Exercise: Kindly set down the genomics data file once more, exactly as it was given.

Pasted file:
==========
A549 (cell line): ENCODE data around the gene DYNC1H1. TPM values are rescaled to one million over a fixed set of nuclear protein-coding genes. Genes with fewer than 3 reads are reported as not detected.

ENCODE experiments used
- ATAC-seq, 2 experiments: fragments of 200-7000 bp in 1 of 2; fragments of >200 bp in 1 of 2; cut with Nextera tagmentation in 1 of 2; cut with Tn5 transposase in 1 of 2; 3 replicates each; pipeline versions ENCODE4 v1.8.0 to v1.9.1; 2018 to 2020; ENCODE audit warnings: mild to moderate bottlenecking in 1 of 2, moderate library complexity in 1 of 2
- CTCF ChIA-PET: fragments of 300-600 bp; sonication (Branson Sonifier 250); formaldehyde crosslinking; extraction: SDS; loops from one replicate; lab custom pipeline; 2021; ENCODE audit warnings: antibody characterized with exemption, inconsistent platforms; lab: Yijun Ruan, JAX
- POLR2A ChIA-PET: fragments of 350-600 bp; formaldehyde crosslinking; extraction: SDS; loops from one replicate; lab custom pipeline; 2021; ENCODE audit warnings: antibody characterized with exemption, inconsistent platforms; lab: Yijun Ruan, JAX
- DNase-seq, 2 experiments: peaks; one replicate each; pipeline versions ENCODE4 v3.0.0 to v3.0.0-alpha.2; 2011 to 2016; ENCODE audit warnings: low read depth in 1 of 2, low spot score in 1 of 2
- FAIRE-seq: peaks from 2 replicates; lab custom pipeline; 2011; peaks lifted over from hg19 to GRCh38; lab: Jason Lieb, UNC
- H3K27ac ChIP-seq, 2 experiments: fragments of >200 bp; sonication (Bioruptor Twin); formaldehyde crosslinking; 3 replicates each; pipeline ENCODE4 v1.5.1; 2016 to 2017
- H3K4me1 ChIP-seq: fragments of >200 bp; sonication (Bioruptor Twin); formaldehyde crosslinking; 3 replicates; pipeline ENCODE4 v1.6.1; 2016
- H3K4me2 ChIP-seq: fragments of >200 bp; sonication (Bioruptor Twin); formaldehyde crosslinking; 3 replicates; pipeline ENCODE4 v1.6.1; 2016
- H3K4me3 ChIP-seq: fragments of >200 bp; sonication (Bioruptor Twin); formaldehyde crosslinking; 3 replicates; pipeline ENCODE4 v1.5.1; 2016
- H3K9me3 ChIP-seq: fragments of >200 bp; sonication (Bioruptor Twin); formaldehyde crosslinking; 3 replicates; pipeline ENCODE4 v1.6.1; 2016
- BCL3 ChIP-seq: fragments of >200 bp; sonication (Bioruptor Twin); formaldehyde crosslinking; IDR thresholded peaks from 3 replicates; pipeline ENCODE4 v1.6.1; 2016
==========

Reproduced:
A549 (cell line): ENCODE data around the gene DYNC1H1. TPM values are rescaled to one million over a fixed set of nuclear protein-coding genes. Genes with fewer than 3 reads are reported as not detected.

ENCODE experiments used
- ATAC-seq, 2 experiments: fragments of 200-7000 bp in 1 of 2; fragments of >200 bp in 1 of 2; cut with Nextera tagmentation in 1 of 2; cut with Tn5 transposase in 1 of 2; 3 replicates each; pipeline versions ENCODE4 v1.8.0 to v1.9.1; 2018 to 2020; ENCODE audit warnings: mild to moderate bottlenecking in 1 of 2, moderate library complexity in 1 of 2
- CTCF ChIA-PET: fragments of 300-600 bp; sonication (Branson Sonifier 250); formaldehyde crosslinking; extraction: SDS; loops from one replicate; lab custom pipeline; 2021; ENCODE audit warnings: antibody characterized with exemption, inconsistent platforms; lab: Yijun Ruan, JAX
- POLR2A ChIA-PET: fragments of 350-600 bp; formaldehyde crosslinking; extraction: SDS; loops from one replicate; lab custom pipeline; 2021; ENCODE audit warnings: antibody characterized with exemption, inconsistent platforms; lab: Yijun Ruan, JAX
- DNase-seq, 2 experiments: peaks; one replicate each; pipeline versions ENCODE4 v3.0.0 to v3.0.0-alpha.2; 2011 to 2016; ENCODE audit warnings: low read depth in 1 of 2, low spot score in 1 of 2
- FAIRE-seq: peaks from 2 replicates; lab custom pipeline; 2011; peaks lifted over from hg19 to GRCh38; lab: Jason Lieb, UNC
- H3K27ac ChIP-seq, 2 experiments: fragments of >200 bp; sonication (Bioruptor Twin); formaldehyde crosslinking; 3 replicates each; pipeline ENCODE4 v1.5.1; 2016 to 2017
- H3K4me1 ChIP-seq: fragments of >200 bp; sonication (Bioruptor Twin); formaldehyde crosslinking; 3 replicates; pipeline ENCODE4 v1.6.1; 2016
- H3K4me2 ChIP-seq: fragments of >200 bp; sonication (Bioruptor Twin); formaldehyde crosslinking; 3 replicates; pipeline ENCODE4 v1.6.1; 2016
- H3K4me3 ChIP-seq: fragments of >200 bp; sonication (Bioruptor Twin); formaldehyde crosslinking; 3 replicates; pipeline ENCODE4 v1.5.1; 2016
- H3K9me3 ChIP-seq: fragments of >200 bp; sonication (Bioruptor Twin); formaldehyde crosslinking; 3 replicates; pipeline ENCODE4 v1.6.1; 2016
- BCL3 ChIP-seq: fragments of >200 bp; sonication (Bioruptor Twin); formaldehyde crosslinking; IDR thresholded peaks from 3 replicates; pipeline ENCODE4 v1.6.1; 2016